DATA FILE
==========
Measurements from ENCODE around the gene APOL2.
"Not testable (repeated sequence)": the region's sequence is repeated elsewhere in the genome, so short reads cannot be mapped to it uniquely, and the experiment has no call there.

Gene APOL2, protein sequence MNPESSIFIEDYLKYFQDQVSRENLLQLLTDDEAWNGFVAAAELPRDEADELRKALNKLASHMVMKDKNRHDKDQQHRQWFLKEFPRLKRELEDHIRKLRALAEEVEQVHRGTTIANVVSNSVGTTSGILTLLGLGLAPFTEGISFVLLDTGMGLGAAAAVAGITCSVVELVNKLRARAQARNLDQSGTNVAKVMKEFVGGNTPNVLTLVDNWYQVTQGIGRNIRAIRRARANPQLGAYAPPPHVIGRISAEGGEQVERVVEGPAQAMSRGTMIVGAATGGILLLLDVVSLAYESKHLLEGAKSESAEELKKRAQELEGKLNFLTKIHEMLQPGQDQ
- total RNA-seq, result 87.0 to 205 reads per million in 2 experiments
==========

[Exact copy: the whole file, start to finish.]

Measurements from ENCODE around the gene APOL2.
"Not testable (repeated sequence)": the region's sequence is repeated elsewhere in the genome, so short reads cannot be mapped to it uniquely, and the experiment has no call there.

Gene APOL2, protein sequence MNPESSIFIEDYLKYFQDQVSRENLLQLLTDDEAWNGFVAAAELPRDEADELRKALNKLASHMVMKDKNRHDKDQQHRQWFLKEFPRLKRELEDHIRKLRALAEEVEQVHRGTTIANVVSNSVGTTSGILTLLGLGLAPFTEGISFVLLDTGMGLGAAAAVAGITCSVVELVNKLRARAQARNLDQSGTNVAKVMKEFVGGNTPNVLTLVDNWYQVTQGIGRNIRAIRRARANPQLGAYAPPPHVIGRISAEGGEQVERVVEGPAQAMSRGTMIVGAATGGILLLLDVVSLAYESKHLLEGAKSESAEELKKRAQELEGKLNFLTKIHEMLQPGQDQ
- total RNA-seq, result 87.0 to 205 reads per million in 2 experiments